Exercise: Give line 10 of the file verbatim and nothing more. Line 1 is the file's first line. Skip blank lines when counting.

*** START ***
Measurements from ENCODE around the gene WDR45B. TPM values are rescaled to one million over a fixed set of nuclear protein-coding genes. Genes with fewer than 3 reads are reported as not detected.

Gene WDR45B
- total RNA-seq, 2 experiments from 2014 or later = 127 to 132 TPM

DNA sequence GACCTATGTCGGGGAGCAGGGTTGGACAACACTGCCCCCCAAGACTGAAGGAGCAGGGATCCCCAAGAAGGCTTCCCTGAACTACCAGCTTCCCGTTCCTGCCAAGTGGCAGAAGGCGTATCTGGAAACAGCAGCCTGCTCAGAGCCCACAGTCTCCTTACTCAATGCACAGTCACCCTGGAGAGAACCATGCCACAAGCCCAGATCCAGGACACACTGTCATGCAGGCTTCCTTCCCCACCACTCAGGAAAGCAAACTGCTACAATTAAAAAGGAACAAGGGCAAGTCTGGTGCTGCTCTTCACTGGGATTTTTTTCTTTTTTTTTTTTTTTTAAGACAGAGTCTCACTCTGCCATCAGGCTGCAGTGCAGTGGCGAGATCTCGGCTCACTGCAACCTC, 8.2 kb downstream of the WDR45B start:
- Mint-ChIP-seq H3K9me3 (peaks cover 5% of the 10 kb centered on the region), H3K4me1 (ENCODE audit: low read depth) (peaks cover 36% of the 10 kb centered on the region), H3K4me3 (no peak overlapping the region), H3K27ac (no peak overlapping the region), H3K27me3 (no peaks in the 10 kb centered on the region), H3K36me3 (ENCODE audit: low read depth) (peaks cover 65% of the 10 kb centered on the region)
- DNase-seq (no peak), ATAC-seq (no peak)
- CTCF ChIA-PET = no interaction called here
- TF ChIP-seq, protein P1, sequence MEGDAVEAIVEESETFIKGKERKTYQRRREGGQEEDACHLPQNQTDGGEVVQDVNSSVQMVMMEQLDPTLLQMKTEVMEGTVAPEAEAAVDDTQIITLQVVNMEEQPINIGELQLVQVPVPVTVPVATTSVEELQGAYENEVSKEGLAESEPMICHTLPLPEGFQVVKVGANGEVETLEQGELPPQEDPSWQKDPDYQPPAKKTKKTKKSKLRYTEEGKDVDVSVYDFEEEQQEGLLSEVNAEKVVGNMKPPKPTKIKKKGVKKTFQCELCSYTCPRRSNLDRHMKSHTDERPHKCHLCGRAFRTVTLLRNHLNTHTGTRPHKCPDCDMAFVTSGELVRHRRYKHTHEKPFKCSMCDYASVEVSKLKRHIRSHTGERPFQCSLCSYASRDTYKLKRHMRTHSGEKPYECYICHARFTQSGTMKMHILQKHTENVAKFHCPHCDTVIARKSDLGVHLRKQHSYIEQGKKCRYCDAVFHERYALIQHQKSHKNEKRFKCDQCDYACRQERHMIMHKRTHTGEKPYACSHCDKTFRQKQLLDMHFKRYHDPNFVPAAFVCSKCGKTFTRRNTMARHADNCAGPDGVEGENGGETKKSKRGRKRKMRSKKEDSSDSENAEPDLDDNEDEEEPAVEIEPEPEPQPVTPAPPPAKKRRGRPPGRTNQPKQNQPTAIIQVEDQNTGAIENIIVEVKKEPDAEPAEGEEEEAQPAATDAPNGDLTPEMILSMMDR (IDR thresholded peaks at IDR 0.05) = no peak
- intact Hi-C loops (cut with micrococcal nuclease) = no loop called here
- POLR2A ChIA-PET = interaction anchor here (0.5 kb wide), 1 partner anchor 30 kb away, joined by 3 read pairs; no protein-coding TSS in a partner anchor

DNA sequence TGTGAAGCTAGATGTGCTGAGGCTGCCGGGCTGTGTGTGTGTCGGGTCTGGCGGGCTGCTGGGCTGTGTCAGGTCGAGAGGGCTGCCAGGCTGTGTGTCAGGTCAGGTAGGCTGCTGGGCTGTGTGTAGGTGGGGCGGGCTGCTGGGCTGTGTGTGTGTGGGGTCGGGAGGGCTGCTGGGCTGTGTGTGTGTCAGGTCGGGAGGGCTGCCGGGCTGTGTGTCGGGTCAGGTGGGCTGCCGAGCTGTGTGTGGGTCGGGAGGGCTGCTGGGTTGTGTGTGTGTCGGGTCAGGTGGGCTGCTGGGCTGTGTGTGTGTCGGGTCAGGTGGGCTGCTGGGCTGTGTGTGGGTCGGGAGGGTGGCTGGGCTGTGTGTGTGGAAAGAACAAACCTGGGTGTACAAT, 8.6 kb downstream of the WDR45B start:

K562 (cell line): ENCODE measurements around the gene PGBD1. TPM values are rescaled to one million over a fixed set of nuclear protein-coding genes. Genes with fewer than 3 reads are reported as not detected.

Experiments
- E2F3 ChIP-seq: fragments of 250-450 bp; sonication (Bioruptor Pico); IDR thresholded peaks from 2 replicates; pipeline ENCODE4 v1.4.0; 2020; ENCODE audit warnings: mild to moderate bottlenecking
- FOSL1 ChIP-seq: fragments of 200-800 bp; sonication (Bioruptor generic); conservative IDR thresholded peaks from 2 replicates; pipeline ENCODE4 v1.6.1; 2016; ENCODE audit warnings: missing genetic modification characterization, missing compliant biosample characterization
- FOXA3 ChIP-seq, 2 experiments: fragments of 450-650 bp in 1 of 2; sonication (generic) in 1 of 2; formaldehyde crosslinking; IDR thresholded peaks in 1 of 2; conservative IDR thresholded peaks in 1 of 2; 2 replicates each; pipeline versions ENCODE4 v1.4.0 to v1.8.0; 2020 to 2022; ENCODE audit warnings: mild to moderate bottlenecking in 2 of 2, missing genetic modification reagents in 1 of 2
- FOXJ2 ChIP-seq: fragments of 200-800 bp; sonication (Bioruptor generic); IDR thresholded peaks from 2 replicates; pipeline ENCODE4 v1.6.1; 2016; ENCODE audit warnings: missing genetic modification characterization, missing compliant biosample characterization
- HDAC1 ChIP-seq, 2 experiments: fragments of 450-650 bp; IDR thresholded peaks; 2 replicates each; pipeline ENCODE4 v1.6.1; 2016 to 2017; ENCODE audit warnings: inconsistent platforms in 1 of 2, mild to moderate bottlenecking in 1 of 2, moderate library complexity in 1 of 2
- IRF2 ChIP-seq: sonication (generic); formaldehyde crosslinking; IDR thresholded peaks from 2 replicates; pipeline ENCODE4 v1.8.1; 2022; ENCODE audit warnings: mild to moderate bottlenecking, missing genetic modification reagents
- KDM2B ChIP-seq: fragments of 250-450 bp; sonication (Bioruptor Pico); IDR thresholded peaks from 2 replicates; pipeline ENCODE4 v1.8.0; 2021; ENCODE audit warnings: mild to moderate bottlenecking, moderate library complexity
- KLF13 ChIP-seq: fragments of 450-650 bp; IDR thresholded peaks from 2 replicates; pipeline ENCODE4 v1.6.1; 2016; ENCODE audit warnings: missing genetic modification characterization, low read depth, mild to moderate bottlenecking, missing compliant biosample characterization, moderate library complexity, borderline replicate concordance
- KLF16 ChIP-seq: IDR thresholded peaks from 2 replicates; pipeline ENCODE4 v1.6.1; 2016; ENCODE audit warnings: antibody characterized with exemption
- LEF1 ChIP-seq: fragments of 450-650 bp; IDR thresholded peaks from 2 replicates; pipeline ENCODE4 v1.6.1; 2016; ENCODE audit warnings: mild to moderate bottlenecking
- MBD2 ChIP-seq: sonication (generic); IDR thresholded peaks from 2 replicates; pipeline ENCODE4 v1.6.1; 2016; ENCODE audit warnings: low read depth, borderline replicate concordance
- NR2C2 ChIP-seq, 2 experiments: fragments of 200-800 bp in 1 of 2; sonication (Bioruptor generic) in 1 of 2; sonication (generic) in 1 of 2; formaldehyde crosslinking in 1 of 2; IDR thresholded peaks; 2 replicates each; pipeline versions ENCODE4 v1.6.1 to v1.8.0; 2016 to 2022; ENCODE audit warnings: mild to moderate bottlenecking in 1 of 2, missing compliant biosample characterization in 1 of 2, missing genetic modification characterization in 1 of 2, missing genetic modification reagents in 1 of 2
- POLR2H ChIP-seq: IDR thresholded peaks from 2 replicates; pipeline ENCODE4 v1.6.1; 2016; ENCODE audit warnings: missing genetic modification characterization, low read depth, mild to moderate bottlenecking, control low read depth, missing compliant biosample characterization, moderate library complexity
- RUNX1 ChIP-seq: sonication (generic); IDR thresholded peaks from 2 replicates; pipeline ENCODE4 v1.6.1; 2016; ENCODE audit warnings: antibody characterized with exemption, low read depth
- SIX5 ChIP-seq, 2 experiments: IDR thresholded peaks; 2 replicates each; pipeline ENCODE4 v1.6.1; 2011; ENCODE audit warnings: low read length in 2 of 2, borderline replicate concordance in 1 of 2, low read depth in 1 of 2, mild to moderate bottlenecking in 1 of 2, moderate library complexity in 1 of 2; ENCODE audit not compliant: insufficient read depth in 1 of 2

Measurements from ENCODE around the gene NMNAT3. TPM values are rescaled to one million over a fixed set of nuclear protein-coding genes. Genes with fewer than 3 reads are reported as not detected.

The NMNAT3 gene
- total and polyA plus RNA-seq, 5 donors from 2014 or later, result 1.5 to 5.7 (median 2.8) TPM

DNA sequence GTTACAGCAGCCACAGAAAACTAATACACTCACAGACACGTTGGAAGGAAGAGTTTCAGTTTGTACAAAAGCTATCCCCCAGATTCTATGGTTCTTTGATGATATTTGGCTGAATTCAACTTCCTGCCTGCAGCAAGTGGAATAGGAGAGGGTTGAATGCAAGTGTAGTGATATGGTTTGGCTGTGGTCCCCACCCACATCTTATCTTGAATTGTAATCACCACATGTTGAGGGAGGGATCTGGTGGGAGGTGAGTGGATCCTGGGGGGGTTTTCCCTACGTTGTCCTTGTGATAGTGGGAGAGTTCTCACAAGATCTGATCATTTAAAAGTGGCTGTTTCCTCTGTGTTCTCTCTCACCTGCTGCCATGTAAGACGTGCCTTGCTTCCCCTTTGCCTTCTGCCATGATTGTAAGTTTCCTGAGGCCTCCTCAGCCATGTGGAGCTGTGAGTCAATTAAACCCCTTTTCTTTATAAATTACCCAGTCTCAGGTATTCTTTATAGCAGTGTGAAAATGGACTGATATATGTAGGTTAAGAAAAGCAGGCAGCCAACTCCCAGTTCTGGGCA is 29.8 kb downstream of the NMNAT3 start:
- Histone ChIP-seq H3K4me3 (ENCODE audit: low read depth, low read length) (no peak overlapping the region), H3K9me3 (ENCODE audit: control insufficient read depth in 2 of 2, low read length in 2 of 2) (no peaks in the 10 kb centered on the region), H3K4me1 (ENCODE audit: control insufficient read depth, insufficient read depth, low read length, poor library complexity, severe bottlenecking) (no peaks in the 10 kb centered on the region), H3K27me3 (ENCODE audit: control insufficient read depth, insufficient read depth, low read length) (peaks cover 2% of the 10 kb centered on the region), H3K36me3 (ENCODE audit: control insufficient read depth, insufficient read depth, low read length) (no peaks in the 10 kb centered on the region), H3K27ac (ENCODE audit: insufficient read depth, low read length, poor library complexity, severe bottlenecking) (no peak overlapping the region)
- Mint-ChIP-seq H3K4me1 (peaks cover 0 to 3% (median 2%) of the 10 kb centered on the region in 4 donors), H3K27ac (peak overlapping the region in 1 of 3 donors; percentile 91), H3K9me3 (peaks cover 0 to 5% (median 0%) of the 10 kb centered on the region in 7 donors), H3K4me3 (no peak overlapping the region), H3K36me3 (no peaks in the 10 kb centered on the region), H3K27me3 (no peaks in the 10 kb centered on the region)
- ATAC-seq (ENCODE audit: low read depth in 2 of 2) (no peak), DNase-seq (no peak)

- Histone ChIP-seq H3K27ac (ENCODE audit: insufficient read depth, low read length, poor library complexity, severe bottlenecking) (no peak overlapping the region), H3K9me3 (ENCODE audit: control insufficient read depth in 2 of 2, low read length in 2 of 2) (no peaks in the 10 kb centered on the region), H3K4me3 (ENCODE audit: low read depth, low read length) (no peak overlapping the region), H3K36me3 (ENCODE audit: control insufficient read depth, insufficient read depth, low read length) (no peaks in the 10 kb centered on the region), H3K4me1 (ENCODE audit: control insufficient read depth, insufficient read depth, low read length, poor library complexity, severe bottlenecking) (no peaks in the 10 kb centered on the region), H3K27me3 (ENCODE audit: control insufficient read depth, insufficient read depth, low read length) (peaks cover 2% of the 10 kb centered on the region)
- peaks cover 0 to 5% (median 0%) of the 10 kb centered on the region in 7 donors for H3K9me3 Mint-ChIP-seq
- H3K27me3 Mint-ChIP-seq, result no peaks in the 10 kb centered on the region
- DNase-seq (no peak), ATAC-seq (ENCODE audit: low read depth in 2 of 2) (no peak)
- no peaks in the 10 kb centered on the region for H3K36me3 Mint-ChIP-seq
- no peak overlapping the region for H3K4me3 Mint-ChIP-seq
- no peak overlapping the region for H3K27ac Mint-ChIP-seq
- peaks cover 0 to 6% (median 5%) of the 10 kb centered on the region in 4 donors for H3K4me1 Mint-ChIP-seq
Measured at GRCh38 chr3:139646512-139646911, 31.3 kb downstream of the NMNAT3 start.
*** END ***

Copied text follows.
- POLR2A ChIA-PET = interaction anchor here (0.5 kb wide), 1 partner anchor 30 kb away, joined by 3 read pairs; no protein-coding TSS in a partner anchor